The Goldman Environmental Prize ceremony is like the Oscars for environmental activists. Instead of awarding celebrities and movie stars, Goldman honors everyday heroes. The Goldman Prize is the world's largest prize for grassroots environmentalists and attracts thousands of people annually to celebrate at the San Francisco Opera House followed by a reception at City Hall. Last year Al Gore and Robert Redford hosted the event. This year Peter Coyote served as the Master of Ceremonies and legendary Sengalese singer Baaba Maal moved everyone with his music.
The real stars of the evening were the six winners who followed their passion and often put their life on the line to support their cause and enhance the planet. Of the recipients, three were women! Malgorzata Gorska from Poland, Lynn Henning from Michigan, and Thuli Brilliance Makama from Swaziland.
The Goldman Environmental Prize ceremony is a See Jane Do favorite as it showcases everyday people doing extraordinary things for the planet. I had the privilege of attending the ceremony and interviewing several of the winners.
Malgorzata Gorska led at team to stop the controversial highway project, Via Baltica Expressway linking Helsinki to Warsaw through the fragile ecosystem, Rospuda Valley. She petitioned to the EU and won!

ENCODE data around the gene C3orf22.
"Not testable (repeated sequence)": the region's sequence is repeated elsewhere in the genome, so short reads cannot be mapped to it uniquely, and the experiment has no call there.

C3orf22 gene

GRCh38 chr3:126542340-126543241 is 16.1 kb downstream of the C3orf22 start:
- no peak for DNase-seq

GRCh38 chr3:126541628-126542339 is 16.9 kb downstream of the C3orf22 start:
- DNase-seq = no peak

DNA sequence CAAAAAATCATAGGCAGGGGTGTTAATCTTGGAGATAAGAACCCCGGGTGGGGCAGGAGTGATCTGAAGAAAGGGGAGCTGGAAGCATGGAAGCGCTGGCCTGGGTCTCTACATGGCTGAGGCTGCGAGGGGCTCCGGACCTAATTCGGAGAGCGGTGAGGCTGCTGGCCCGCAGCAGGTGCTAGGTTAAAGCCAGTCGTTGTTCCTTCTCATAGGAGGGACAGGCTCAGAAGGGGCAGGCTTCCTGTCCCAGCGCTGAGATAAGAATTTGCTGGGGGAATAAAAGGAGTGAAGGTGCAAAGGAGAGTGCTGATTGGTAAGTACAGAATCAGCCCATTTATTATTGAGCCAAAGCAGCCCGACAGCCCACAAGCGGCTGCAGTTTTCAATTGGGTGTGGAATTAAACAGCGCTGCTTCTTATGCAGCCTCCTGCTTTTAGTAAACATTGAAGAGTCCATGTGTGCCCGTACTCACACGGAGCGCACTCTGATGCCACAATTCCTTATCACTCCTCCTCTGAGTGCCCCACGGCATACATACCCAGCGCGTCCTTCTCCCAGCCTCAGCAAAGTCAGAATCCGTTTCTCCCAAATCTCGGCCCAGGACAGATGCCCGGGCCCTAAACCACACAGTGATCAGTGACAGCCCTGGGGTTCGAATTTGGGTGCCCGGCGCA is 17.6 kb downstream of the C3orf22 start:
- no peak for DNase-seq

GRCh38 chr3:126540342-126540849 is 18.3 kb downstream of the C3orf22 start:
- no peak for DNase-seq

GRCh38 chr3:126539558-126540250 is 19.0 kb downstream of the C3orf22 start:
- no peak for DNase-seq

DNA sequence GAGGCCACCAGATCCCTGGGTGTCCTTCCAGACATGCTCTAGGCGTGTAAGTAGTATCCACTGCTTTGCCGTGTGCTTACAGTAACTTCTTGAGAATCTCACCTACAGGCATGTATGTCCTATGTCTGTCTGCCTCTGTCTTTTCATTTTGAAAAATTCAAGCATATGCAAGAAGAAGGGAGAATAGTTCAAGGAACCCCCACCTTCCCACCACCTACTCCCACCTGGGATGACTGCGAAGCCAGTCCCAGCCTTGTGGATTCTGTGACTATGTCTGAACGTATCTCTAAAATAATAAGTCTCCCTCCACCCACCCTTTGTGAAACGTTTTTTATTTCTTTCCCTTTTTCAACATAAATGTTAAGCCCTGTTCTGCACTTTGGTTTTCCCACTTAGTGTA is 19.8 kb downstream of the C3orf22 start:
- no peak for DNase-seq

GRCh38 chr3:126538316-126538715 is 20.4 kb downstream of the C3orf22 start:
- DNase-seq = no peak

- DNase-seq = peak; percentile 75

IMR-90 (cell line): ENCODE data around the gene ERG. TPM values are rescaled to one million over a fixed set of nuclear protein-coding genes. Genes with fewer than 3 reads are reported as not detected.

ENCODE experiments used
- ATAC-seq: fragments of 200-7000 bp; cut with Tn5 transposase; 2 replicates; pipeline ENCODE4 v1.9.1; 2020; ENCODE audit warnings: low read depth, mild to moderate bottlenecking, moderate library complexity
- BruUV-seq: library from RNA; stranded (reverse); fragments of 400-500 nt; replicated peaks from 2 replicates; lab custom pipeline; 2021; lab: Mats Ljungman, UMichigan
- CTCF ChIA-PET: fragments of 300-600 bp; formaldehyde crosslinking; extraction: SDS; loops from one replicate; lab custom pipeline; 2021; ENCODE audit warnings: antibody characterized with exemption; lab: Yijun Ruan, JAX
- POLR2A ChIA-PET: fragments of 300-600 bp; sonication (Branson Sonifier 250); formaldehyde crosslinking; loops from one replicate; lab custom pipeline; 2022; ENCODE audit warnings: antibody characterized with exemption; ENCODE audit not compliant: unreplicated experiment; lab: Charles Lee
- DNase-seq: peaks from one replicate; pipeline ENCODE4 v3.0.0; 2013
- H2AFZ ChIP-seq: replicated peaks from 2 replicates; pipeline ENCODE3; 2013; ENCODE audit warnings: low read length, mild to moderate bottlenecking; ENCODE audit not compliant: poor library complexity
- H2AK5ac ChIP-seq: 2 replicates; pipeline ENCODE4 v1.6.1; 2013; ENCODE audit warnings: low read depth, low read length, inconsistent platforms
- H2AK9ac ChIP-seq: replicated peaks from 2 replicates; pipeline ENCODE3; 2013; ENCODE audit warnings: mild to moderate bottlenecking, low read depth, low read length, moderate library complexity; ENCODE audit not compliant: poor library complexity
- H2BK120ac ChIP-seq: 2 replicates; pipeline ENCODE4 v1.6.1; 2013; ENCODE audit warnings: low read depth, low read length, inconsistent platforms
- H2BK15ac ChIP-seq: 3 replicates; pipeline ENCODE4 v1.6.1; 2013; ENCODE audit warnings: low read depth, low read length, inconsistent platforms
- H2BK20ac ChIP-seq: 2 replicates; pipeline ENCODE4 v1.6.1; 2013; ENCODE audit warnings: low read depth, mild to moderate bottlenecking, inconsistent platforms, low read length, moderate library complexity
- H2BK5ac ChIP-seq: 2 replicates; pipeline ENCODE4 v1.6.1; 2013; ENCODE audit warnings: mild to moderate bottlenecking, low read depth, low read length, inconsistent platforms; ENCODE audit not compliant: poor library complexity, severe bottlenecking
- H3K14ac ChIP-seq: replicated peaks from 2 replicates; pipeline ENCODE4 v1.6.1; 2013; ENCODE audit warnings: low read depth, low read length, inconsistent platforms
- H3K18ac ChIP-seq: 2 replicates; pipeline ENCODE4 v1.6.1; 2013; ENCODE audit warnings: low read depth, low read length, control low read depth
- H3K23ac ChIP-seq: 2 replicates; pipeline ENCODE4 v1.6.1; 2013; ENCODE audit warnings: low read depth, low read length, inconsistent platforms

Lynn Henning is a family farmer who exposed the polluting practices of livestock factory farms in rural Michigan. Her efforts to require CAFO's (basically animal factories that confine thousands of livestock) to clean up the toxic brew that is contaminating ground water, lakes and streams, has gained the attention of the EPA. Despite personal threats and harassment as a result of her activism, Henning continues to lead the way and make a difference.
I also spoke with Thuli Briliance Makama, Swaziland's only public interest environmental attorney. Her family, including her two daughters, traveled with her to San Francisco. While big game park owners have attracted tourists and protected the wildlife, the voice of the local people have been excluded from the conservation process. Rural people are forced off their land to make way for the private game reserves. Thuli won a landmark case to include environmental NGO representation in the Swaziland Environment Authority.
In addition to the Makama, Henning, and Gorska the other three winners included, Tuy Sereivathana of Cambodia, Humberto Rios Labrada of Cuba, and Randall Arauz of Costa Rica. Following the ceremony in San Francisco the recipients will fly to Washington D.C. for another ceremony and are scheduled to meet with President Obama.
Click here to listen to the stories that inspired these women to go above and beyond and find out how winning $150,000 (no strings attached) and receiving this award will change their life. You can also hear the interviews on KVMR news.
* Photo of The 2010 Goldman Prize recipients and videos/ Credit: Goldman Environmental Prize